Posted on 02-01-2013
I came to Washington DC this week for meetings with a couple federal agencies and a handful of private companies who contract with our government--including a conversation last night at the DC API Meetup Group, which met at NPR offices downtown.
The API Meetup started with pizza, a healthy selection of beer and networking with around 50 API professionals and API curious from around the DC area. I was able to meet about 15 folks I know online, but have never had the opportunity to connect with in real life.
Ben Balter (@BenBalter), one of the Presidential Innovation Fellow (PIF) kicked off the conversation with a presentation of some of the cool API discovery, CSV to API, DB to API and various tool he's developed during his time as a innovation fellow. I totally dig Ben's style, in making very small, but powerful open source tools that can make a real difference in how government opens up data via APIs.
I was up next, giving a talk titled, "From Web, to Programmable Web, to Programmable World". I wanted to give everyone a healthy dose on the history of APIs, some views on where we are currently, and where API are going with an introduction to concepts like aggregation and automation. The talk is meant to be a 200K foot walkthrough of the API space, which also reflects all of the sections available on APIEvangelist.com.
Next up was Gray Brooks from the General Services Administration (GSA) who walked through some of the open data and API initiatives coming out of the federal government. He is overseeing some very important aspects of the White House Digital Strategy, and is the point person for the execution of the digital strategy across all federal agencies.
After Gray talked, Tim Herzog (@tgherzog) the Open Data Specialist at the World Bank walked us through what the World Bank is doing with their open data initiatives, which APIs are at the core. He discussed how they couldn't have delivered their open data platform in the time and budget, without making it driven by APIs.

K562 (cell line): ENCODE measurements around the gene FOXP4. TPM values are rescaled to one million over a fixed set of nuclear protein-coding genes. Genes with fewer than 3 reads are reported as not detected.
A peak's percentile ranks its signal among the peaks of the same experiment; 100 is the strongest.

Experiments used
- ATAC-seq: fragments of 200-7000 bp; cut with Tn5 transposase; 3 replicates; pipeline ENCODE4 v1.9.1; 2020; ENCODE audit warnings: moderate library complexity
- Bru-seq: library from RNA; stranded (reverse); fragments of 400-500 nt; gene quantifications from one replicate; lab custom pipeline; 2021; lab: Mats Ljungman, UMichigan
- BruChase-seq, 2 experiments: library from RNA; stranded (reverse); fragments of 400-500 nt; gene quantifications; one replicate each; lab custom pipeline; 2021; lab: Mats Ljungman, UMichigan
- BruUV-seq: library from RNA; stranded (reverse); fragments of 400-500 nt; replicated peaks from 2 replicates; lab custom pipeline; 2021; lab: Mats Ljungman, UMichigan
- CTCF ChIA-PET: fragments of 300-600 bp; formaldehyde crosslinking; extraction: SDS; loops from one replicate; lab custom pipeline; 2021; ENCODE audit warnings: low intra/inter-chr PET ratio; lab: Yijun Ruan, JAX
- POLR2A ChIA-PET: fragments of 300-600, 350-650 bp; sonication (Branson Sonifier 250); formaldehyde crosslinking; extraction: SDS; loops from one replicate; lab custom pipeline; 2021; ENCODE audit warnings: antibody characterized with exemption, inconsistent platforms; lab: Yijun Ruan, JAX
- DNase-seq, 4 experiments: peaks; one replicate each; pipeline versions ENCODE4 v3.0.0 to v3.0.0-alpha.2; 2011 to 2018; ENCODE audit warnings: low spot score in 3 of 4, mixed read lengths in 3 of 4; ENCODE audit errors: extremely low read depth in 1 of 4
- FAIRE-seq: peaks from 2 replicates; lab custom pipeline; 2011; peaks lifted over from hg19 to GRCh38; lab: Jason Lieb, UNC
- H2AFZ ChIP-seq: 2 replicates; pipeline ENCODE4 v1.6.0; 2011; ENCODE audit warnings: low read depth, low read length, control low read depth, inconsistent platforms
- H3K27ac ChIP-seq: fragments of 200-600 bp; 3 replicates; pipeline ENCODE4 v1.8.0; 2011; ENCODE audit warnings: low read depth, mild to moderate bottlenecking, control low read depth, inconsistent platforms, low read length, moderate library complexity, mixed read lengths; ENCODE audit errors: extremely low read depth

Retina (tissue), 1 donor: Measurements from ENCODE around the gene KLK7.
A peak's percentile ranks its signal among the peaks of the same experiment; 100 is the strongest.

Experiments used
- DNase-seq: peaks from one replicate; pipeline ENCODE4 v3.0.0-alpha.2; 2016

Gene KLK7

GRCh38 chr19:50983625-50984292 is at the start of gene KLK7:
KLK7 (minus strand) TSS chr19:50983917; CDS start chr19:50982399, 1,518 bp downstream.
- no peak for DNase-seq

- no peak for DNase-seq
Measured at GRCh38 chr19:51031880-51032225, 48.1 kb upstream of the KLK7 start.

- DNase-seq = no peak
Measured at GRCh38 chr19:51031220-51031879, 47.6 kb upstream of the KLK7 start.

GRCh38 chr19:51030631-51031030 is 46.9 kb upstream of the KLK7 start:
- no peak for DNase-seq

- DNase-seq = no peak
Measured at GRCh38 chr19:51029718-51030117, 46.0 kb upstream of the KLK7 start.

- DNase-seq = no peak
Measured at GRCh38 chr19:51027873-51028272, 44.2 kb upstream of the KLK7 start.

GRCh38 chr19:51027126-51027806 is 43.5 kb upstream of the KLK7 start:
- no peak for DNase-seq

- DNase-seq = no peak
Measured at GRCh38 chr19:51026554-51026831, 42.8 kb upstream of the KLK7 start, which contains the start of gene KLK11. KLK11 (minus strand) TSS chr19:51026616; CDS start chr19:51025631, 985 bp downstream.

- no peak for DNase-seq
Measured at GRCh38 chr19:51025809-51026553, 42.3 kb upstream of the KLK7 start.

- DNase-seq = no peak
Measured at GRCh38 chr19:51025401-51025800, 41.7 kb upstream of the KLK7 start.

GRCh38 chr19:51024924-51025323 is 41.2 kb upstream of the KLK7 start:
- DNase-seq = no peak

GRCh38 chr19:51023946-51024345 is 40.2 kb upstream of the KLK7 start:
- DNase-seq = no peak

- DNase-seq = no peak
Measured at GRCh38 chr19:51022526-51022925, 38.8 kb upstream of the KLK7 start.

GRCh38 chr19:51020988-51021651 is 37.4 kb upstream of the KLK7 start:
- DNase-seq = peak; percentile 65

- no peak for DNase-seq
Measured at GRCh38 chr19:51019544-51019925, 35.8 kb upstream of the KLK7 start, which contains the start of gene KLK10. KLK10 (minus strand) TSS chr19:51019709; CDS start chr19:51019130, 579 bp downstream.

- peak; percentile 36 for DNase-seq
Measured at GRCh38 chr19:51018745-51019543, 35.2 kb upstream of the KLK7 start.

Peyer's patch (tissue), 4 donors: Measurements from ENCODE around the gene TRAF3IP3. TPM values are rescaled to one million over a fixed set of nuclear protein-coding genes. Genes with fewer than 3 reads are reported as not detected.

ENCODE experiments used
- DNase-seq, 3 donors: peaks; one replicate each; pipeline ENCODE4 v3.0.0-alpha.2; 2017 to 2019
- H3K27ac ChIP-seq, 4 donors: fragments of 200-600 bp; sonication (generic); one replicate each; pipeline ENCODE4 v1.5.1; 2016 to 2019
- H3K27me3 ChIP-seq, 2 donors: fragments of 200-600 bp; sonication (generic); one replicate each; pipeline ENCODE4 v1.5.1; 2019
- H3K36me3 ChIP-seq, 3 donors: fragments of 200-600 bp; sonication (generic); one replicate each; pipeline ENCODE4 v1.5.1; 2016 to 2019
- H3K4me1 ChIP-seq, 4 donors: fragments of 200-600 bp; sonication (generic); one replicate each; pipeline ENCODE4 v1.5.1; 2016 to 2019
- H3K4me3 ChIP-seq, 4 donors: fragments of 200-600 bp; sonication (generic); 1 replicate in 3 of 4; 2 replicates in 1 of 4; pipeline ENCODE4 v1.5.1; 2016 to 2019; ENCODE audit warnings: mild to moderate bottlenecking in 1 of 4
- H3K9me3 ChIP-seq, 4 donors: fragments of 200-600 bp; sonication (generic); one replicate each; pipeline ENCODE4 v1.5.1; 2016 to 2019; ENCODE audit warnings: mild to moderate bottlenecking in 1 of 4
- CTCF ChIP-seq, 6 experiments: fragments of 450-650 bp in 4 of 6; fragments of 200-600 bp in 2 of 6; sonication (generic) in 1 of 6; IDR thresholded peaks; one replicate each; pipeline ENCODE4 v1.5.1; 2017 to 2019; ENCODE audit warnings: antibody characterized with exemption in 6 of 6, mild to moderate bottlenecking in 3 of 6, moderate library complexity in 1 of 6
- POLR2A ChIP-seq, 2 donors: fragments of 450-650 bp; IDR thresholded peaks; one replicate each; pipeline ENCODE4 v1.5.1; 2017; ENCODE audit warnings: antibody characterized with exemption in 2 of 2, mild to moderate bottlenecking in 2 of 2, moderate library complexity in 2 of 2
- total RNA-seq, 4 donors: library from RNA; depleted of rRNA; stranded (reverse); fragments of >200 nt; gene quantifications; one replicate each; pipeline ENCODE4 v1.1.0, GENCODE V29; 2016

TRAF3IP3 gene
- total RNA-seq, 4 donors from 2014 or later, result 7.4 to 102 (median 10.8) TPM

Last up was Javaun Moradi (@javaun) of NPR, who walked us through some of the lessons learned from deploying and managing the NPR APIs. His talk was full of nuggets of wisdom, including "Don't build an API unless it solves a user problem" and "We drink our own champagne, because we don't make dog food!". I'm hoping to spend more time this spring, doing a deeper dive into the NPR approach and share those insights in blog posts and ultimately a white paper.
We wrapped up with the presentations, grabbed another beer, ate some more pizza and networked a bit--then came back for a QA panel with everyone who presented, moderated by Alex Howard (@digiphile) of O'Reilly Media. Alex did an awesome job at making the panel a conversation with everyone in attendance, encouraging open questions from the audience on APIs. Alex is extremely knowledgable on not just open data and APIs, but how Washington DC operates, there is no better person to moderate a panel in DC.
The DC API Meetup Group is something I will be coming back regularly to attend and hopefully have the opportunity to present again. They are looking for speakers and sponsors for future events, so if you have anything you'd like to share or make sure your company supports these valuable API conversations, you can contact Patrick Svenburg (@svenburg), Head of Business Development & Partnering at Apiphany and organizer of the DC API Meetup Group.
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